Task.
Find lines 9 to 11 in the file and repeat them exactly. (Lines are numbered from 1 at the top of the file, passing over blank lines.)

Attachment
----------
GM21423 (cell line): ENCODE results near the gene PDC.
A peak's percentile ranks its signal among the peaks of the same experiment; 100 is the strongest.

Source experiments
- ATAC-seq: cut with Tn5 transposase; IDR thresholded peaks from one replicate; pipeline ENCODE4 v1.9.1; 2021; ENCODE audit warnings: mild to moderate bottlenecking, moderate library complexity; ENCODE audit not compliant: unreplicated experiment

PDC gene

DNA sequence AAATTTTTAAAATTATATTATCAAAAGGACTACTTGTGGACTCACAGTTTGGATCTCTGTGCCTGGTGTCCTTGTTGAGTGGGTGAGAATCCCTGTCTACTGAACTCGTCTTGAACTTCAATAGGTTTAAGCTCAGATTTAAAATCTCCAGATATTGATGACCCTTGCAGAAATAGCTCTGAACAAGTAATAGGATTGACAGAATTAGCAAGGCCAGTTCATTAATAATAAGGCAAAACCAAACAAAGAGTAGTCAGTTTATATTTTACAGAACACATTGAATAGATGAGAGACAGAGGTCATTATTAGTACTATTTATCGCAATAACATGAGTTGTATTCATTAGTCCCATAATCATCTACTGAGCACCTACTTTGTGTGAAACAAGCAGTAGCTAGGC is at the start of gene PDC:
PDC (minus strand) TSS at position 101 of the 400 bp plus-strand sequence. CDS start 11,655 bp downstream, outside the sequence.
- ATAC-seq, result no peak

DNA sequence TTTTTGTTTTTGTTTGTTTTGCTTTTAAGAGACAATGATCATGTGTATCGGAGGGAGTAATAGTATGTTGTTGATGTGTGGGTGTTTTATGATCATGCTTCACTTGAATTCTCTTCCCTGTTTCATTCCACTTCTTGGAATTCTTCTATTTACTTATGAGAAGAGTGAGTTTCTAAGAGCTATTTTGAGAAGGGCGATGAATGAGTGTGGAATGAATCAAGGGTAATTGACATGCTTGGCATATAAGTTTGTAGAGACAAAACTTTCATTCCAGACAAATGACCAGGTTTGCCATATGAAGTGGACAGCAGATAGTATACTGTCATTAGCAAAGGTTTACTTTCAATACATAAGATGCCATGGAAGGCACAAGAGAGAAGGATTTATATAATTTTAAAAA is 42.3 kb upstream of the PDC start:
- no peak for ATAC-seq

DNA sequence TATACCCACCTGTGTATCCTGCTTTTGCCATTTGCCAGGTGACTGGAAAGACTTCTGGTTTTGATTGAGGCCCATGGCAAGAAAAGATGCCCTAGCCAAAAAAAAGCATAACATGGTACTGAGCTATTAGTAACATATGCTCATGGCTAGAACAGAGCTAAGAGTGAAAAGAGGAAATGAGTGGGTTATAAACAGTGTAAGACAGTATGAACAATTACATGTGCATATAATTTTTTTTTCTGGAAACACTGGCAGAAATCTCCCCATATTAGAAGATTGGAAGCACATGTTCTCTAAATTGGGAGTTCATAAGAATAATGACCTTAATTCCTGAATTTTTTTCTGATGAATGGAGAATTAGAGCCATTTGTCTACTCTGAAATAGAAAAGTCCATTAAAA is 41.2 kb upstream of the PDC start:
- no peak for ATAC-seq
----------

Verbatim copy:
DNA sequence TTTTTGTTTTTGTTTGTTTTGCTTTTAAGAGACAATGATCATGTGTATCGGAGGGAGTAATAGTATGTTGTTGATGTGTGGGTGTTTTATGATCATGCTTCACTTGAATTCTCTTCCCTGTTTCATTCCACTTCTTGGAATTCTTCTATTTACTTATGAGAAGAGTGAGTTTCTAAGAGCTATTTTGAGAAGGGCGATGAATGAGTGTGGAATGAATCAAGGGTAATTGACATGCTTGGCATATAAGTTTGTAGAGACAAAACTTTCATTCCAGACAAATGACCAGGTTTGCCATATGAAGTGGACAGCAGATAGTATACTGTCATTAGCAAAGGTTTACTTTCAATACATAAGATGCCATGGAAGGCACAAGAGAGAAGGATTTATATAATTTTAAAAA is 42.3 kb upstream of the PDC start:
- no peak for ATAC-seq

DNA sequence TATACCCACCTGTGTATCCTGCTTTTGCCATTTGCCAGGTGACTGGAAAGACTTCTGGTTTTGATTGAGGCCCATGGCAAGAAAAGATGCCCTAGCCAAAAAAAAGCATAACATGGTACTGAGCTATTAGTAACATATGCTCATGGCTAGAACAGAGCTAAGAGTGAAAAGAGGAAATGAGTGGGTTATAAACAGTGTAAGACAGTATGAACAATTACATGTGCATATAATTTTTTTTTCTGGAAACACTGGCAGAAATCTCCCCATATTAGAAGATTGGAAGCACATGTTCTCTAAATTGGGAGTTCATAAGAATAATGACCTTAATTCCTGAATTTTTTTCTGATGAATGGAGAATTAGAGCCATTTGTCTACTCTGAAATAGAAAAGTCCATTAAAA is 41.2 kb upstream of the PDC start: